2. I was not able to search for country specific information, only the country of the day was available.
Here’s where the e-service comes in. Would you believe that within one hour I received THREE e-mails not only acknowledging my inquiries but also received direction and answers! I could not believe it. The first came in and said, “Thank you for letting us know about the links” (or something of that sort – I have since deleted it). OK, form letter I thought, but there was a specific individual’s signature tag, not just “Customer Service”. THEN, the second e-mail came from a gentlemen who forwarded my e-mail to two other individuals saying “Dear Jen/Jason, please get back to KC on this…thanks…blessings, Anjali.”
A few things to note:
1. He said “Dear…” This is not a common introduction anymore for many of us have been trained to be “formal” in our introductions therefore translating “Dear Jen,” (note the coma) to “Jen:” (not the absence of “Dear” and the replacement of a semicolon). This struck me as odd, but refreshingly odd to say the least. Then, about fifteen minutes later I received a lengthy reply from none other than the co-author of the book Operation World, Jason Mandryk himself! He informed me of the purpose of the website and offered a suggestion of where I might find some other useful information. (He recommended 24-7 Prayer.com which seems to be what I was looking for!) I was absolutely floored to think that individuals within an organization would take so kindly to responding to a virtually anonymous web inquiry. There is hope for the redemption of our high-tech culture yet! I tehn responded to jason’s e-mail with this,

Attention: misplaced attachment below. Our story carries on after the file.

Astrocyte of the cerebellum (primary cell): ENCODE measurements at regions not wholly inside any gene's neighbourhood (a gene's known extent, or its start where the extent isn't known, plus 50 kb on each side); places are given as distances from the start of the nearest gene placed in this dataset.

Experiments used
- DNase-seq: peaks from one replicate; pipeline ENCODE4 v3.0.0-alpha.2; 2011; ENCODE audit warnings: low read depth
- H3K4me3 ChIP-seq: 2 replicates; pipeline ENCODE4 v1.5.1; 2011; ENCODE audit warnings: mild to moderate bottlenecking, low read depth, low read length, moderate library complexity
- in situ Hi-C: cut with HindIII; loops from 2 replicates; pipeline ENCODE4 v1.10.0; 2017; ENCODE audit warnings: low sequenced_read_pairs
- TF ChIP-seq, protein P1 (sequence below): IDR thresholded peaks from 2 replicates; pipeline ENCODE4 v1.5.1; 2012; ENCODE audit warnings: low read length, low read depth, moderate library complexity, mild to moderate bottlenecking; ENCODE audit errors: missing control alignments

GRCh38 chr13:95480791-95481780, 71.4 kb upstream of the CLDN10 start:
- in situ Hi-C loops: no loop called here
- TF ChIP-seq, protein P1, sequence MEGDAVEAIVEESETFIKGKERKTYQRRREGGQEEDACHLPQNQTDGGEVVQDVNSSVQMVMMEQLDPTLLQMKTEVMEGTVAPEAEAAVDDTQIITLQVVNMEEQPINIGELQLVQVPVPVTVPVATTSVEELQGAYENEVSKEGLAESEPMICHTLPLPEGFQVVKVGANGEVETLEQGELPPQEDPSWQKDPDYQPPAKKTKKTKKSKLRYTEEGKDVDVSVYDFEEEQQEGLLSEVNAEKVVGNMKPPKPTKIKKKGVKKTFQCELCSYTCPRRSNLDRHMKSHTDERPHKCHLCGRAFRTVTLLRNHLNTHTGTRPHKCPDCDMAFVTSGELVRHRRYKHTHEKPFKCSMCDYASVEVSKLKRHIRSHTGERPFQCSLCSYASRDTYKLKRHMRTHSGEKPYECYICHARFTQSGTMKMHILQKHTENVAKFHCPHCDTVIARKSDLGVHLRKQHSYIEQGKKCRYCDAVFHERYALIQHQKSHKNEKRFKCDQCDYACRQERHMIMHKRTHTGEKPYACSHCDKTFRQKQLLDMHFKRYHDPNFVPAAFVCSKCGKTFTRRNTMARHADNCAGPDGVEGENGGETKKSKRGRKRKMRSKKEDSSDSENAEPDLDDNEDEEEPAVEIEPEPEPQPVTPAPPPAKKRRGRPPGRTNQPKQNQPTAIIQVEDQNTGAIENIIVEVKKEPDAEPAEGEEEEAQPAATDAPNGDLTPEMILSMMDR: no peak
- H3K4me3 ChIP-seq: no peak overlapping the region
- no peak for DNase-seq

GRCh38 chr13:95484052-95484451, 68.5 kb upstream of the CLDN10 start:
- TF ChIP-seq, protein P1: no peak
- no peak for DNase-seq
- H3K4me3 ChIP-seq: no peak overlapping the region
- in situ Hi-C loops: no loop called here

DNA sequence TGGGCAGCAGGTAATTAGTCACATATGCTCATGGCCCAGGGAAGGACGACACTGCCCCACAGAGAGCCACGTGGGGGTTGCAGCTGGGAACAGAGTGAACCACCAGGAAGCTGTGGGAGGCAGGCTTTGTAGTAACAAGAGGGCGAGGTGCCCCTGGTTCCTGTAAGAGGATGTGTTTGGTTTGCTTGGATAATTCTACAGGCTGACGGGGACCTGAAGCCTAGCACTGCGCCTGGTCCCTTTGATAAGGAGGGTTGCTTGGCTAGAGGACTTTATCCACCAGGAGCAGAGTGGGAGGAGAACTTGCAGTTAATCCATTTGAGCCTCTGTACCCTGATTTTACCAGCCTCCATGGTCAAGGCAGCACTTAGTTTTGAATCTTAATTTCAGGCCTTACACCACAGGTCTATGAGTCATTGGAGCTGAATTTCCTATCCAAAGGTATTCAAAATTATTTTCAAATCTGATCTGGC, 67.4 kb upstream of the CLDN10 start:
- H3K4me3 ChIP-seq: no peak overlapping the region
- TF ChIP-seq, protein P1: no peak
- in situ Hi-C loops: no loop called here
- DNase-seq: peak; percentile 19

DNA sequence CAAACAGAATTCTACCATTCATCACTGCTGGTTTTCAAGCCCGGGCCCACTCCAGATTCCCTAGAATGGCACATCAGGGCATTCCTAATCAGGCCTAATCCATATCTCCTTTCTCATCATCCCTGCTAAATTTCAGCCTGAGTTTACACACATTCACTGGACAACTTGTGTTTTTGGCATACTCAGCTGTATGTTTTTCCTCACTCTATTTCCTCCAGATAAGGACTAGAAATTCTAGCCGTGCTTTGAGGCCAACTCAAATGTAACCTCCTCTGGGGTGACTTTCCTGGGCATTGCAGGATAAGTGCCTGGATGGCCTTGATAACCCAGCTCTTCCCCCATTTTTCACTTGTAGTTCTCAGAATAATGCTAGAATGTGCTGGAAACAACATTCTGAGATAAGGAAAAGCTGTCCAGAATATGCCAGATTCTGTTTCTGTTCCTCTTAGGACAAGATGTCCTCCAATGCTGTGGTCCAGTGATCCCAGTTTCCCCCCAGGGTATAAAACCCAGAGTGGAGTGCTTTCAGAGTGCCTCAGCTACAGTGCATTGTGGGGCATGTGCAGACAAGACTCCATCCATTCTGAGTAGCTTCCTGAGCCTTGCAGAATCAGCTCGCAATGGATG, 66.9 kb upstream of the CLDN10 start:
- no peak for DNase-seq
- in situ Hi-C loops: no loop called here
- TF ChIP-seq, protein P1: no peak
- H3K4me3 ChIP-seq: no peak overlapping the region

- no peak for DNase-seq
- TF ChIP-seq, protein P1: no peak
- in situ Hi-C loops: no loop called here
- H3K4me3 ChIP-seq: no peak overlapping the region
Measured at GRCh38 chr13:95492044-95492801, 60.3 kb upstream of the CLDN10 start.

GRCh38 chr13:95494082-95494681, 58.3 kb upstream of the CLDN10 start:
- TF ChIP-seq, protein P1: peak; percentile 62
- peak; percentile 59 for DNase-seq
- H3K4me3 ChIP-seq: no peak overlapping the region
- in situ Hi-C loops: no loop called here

2. I found it interesting that he used my name in the reply, not simply “this guy” or “customer” or some other impersonal title. When I saw my name, I felt like I was a part of the team, working together for a greater purpose. Given the nature of the website is to promote global prayer for the nations, this should not strike me as completely unheard of, but frankly, it is not often heard of. Personal touch goes a long way.
"Thank you for an extraordinarily expedient response! Honestly, I do not think that I have ever received two personal responses from one general website inquiry! This just furthers my understanding that the folks at Operation World take their work seriously for the glory of God. Thank you for your commitment to excellence." I would highly commend the Operation World website to you for your use. And, having been a first-hand witness to the organizations commitment to excellence and the glory of God, I will sure to continue to visit!